Interesting for the economy - now more than ever - is the centuries-old marble quarrying on the local mountain, the Mareiter stone. Mining is now carried out by the Omya company . In the castle, in the church and in the cemetery one encounters structural elements made of local marble. Important buyers for this precious natural stone were numerous cities of the former Austrian monarchy, where it was used for statues and various buildings. In earlier times, ore mining in the Schneeberg mine was of even greater economic importance for the valley population. In the course of history, Mareit provided a great number of miners. In this regard, Mareit was - more than Ridanna - a miners' village . The ore was also transported through the Mareiter Valley. You can still find various references to the mining era in the village: the coat of arms of the miners on the left side altar of the parish church (they probably financed the altar); the wayside shrine made of white Mareiter marble next to the access road to the village (this "Knappenstöckl" with the miners' tools, ie crossed tools, bears the year 1537); the large squire's flag that is carried during the processions; the Bremsberg (only recognizable as a lane in the forest) by the ore boxes on the steep, south-facing forest slope; the "Barbarasiedlung" in the village.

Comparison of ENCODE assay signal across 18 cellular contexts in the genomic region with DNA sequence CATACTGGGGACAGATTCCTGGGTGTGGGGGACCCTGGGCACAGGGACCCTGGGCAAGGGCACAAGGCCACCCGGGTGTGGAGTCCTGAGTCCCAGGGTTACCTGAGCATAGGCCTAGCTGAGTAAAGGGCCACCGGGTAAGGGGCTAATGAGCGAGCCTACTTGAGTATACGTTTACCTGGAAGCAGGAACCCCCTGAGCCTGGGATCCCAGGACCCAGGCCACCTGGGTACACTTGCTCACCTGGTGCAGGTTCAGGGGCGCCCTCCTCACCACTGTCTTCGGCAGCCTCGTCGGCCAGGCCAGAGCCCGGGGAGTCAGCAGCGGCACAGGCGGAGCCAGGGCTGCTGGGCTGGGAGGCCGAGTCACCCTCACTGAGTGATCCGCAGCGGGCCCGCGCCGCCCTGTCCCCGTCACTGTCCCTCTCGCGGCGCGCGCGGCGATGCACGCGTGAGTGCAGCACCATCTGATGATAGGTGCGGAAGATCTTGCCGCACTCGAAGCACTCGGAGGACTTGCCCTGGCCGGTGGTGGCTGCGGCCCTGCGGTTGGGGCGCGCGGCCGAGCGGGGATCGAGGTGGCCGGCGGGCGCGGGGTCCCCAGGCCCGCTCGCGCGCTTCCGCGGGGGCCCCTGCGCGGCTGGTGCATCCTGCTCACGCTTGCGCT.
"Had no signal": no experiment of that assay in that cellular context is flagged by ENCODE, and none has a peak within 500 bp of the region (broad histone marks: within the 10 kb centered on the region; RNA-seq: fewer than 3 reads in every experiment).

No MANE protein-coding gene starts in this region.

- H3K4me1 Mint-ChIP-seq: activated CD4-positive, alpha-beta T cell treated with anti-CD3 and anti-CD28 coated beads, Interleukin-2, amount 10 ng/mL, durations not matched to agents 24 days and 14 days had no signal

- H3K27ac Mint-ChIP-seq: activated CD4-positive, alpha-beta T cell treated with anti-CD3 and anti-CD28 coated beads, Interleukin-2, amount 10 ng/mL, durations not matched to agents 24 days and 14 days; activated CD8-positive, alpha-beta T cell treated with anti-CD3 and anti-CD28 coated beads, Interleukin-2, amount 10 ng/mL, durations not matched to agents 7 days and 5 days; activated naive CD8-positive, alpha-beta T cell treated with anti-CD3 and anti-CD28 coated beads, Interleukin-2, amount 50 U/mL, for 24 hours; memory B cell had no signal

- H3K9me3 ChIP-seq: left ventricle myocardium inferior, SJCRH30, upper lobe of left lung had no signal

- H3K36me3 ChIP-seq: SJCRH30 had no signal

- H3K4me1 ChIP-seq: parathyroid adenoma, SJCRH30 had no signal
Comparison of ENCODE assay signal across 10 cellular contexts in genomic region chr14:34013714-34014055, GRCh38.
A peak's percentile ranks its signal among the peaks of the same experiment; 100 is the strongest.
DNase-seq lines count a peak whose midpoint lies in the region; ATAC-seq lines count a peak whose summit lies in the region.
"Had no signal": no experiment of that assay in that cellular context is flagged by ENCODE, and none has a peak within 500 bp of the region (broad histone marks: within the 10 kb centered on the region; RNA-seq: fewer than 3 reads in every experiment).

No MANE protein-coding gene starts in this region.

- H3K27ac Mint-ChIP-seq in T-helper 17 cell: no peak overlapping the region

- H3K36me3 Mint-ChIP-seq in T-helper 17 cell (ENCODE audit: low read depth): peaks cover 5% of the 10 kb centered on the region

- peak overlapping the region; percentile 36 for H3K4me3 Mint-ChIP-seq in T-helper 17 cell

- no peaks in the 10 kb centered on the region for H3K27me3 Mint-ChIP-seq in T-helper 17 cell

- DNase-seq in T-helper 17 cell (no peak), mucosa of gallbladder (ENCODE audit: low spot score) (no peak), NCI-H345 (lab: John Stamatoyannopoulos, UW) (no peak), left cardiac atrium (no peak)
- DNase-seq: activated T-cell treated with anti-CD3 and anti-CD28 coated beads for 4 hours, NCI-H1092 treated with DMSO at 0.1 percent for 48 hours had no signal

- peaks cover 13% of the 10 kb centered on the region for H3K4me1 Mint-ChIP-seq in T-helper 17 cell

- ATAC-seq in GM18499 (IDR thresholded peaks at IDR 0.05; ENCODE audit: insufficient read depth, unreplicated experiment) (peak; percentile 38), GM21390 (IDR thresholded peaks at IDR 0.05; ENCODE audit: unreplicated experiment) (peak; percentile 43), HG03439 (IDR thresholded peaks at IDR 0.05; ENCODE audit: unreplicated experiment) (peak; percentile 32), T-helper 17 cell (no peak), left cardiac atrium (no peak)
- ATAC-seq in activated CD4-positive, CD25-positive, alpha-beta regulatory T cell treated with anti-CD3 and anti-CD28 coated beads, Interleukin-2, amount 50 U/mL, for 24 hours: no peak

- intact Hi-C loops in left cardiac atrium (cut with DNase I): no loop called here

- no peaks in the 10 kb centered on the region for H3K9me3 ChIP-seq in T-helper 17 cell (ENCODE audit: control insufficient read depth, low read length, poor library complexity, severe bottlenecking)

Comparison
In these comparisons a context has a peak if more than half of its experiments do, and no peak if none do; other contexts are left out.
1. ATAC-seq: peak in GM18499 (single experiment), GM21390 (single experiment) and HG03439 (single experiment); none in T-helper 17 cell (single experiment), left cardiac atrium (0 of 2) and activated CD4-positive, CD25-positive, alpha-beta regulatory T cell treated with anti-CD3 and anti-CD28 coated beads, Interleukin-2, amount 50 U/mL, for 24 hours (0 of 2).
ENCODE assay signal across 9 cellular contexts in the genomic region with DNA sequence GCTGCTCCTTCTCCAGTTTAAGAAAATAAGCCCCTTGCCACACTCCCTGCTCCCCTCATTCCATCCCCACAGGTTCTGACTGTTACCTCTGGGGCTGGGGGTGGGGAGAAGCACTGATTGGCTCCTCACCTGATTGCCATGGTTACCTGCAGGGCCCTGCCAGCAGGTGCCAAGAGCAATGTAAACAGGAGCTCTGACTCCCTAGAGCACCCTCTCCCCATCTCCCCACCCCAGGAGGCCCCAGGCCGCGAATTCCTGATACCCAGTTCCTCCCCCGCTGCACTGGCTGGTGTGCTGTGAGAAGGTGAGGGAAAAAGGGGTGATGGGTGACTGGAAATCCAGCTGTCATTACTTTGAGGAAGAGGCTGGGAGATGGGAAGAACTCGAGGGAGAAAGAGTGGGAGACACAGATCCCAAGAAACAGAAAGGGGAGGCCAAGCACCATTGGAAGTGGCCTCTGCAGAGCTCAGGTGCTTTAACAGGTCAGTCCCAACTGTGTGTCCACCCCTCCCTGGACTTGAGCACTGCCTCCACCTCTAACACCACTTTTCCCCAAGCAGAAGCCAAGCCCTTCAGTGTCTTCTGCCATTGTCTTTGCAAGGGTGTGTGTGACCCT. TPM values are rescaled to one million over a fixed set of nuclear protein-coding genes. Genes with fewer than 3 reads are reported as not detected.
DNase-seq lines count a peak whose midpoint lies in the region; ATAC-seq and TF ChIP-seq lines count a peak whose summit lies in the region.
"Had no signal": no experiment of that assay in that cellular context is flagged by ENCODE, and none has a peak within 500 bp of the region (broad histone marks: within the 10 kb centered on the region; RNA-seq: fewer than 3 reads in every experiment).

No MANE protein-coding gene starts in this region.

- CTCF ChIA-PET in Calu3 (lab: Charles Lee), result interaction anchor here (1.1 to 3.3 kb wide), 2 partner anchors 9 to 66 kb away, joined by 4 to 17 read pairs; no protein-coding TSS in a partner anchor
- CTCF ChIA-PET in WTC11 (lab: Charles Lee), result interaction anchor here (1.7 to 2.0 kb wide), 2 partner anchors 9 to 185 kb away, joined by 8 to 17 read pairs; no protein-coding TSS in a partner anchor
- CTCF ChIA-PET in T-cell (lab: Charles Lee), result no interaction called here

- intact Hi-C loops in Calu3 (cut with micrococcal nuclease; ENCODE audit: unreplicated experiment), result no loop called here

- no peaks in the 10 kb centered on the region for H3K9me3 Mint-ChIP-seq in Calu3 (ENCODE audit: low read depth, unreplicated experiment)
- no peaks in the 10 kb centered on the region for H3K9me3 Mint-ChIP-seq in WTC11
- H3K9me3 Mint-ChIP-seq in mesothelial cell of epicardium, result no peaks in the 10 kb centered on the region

For centuries the Mareiter Bach (also Ridnauner Bach, Fernerbach, Geilbach) was considered the "horror of the valley" . He employed the village population to a great extent, who in their lack of means could only erect inadequate protective structures. The floods and the destruction of houses and cultural sites therefore shape the local history. It was only at the end of the 19th century that the building of the mighty “Church Arch” (1887) succeeded in permanently securing at least the right-hand part of the village. From the mid-1970s, the state company for torrent control created a solid work by regulating the course of the stream, so that the water hazard is now averted. Nevertheless, even today, as in the old days, there is a procession to the village twice a year with a stream blessing to continue to implore protection "from above".
Walking and hiking trails
In recent years, walking and hiking trails have been laid along the stream (e.g. the “Rundweg Mareit”), which locals and holidaymakers alike like to take. The bike path from Mareit to Sterzing, which also runs alongside the banks of the stream, is also very popular. The nature trail from Wolfsthurn Castle and the Achenrain Gorge, which has been designated a natural monument and which has been accessible via a path since 2004, enable an intensive experience of nature. The unspoilt mountain stream in the gorge and below it is one of the rare authentic natural landscapes today.
Mareit has four entrances from the direction of Sterzing: the main connection runs via Gasteig and Stange; There are smaller access roads via Telfes , Unterackern and Pardaun.
- Josef Rampold : Eisacktal, landscape between firn and vines , series: Südtiroler Landeskunde in individual volumes , Vol. 5, Bozen 1969.
- Ratschings, Ridnaun, Jaufental , series: South Tyrolean region guide , vol. 42, Bozen 1985.
- David Hofmann: The parish church of Mareit near Sterzing , Mareit 1987.
- Egon Kühebacher : The place names of South Tyrol and their history (publications of the South Tyrolean Provincial Archives) Vol. 2 Bozen 1995.
- Siegfried Kofler: The flood hazard of the Vipiteno basin by the Mareiter Bach. Determination of the floodplain areas and identification of danger zones according to Austrian guidelines . Diploma thesis, Innsbruck 1998.